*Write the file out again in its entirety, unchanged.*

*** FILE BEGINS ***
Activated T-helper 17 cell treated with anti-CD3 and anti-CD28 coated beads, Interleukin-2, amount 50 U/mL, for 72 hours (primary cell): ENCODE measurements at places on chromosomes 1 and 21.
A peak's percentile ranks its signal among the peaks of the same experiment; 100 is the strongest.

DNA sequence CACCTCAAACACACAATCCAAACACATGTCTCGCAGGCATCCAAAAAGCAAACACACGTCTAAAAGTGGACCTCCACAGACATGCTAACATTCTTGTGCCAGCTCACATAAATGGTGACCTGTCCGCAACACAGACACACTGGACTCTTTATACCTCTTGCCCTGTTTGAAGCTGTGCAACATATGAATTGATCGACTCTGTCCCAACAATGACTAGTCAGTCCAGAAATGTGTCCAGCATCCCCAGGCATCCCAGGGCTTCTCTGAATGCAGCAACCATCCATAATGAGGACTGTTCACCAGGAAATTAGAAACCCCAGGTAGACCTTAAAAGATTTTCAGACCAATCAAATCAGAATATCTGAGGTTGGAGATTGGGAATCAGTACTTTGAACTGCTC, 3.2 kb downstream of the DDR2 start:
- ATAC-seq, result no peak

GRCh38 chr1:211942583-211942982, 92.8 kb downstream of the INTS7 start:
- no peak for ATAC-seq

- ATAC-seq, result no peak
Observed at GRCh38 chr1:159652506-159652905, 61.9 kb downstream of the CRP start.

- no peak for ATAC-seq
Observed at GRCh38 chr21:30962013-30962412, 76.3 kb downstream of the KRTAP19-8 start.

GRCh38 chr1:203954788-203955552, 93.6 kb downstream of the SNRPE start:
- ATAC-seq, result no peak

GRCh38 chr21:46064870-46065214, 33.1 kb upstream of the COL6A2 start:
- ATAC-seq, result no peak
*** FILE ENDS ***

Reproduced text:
Activated T-helper 17 cell treated with anti-CD3 and anti-CD28 coated beads, Interleukin-2, amount 50 U/mL, for 72 hours (primary cell): ENCODE measurements at places on chromosomes 1 and 21.
A peak's percentile ranks its signal among the peaks of the same experiment; 100 is the strongest.

DNA sequence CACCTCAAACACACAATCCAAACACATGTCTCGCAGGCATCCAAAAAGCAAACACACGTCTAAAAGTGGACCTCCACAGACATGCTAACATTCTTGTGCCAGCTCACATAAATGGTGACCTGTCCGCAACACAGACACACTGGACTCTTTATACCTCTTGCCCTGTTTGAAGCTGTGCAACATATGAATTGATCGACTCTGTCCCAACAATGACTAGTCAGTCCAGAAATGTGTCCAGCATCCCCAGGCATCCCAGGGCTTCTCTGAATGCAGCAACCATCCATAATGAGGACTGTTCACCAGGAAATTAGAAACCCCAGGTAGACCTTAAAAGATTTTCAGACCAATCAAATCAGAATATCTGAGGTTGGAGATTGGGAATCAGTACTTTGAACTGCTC, 3.2 kb downstream of the DDR2 start:
- ATAC-seq, result no peak

GRCh38 chr1:211942583-211942982, 92.8 kb downstream of the INTS7 start:
- no peak for ATAC-seq

- ATAC-seq, result no peak
Observed at GRCh38 chr1:159652506-159652905, 61.9 kb downstream of the CRP start.

- no peak for ATAC-seq
Observed at GRCh38 chr21:30962013-30962412, 76.3 kb downstream of the KRTAP19-8 start.

GRCh38 chr1:203954788-203955552, 93.6 kb downstream of the SNRPE start:
- ATAC-seq, result no peak

GRCh38 chr21:46064870-46065214, 33.1 kb upstream of the COL6A2 start:
- ATAC-seq, result no peak